I was wondering about the variance for Monte Carlo. The book (Advanced Global Illumination 2ed, p.60) writes the equation as follows:

$\sigma^2 = \frac{1}{N} \int(\frac{f(x)}{p(x)} - I)^2p(x)dx$

$\space\space\space\space=\color{red}{\frac{1}{N} \int(\frac{f(x)}{p(x)})^2p(x)dx -I^2}$

$\space\space\space\space=\frac{1}{N} \int\frac{f(x)^2}{p(x)}dx -I^2$

However, the equation appears incorrect. I think the red area is wrong and the equation should be changed as follows:

$\sigma^2 = \frac{1}{N} \int(\frac{f(x)}{p(x)} - I)^2p(x)dx$

$\space\space\space\space=\color{red}{\frac{1}{N} \int((\frac{f(x)}{p(x)})^2 -2\frac{f(x)}{p(x)}I + I^2)p(x)dx}$

$\space\space\space\space=\frac{1}{N} \int\frac{f(x)^2}{p(x)} - 2f(x)I + I^2p(x)dx$

$\space\space\space\space=\frac{1}{N} \int\frac{f(x)^2}{p(x)} - 2f(x)I dx \space + \frac{1}{N}I^2$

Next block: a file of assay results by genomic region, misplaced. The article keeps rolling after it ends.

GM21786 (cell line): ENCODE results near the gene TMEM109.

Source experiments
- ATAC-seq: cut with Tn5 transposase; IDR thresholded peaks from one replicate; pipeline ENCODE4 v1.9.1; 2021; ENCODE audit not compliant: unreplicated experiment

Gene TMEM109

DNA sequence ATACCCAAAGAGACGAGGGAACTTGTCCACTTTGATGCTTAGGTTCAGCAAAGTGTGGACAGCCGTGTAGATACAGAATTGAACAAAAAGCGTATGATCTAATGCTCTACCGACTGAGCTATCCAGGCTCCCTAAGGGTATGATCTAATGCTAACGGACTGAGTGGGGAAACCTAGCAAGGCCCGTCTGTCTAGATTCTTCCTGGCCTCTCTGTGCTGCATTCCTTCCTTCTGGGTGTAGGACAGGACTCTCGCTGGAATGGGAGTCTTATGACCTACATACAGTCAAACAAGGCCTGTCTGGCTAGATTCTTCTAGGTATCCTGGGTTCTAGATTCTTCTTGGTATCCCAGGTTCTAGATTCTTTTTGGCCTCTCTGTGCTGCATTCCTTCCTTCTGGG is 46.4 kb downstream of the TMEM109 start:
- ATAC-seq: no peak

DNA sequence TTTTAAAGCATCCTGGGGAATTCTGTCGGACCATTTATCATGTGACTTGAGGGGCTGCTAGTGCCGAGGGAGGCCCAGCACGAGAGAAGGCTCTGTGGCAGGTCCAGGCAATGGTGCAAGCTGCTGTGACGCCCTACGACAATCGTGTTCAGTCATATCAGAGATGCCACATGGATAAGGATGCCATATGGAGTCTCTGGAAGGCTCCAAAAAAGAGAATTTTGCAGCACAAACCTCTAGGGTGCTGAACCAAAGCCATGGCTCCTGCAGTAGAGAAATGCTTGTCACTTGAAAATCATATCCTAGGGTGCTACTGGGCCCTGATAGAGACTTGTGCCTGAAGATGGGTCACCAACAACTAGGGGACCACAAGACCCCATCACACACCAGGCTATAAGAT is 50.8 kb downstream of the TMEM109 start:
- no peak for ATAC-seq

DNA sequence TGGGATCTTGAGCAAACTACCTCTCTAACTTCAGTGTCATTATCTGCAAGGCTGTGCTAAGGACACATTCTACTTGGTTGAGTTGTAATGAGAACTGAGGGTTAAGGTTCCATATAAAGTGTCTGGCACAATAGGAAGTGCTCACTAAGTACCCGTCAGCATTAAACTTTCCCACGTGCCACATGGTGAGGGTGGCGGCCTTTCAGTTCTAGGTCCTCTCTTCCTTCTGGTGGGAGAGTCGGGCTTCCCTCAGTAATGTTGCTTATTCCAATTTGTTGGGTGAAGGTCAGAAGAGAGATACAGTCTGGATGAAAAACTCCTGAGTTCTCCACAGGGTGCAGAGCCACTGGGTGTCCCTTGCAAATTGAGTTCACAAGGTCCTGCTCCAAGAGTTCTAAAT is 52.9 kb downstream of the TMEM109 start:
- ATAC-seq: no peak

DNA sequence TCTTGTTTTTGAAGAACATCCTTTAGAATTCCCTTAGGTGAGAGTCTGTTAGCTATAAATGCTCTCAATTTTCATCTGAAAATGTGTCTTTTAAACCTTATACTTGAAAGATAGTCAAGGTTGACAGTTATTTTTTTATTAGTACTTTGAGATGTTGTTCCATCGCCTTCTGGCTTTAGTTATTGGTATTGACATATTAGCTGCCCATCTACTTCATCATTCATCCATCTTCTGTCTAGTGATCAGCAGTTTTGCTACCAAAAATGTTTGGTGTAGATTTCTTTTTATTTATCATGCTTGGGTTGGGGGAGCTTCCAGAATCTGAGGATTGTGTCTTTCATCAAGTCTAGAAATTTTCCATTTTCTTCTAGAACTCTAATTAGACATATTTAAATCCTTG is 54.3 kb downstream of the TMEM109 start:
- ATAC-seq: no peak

$\space\space\space\space=\frac{1}{N} \int\frac{f(x)^2}{p(x)} dx - \frac{2}{N}I^2 \space + \frac{1}{N}I^2$

$\space\space\space\space=\frac{1}{N} \int\frac{f(x)^2}{p(x)} dx - \frac{1}{N}I^2$

Is it right?


1 Answer 1


I don't have that book to check the context of this, but from the equations you posted, yes, it looks like you're right. The $1/N$ factor should be applied to both terms. That agrees with the formula for variance from statistics, which is $E[X^2] - E[X]^2$.


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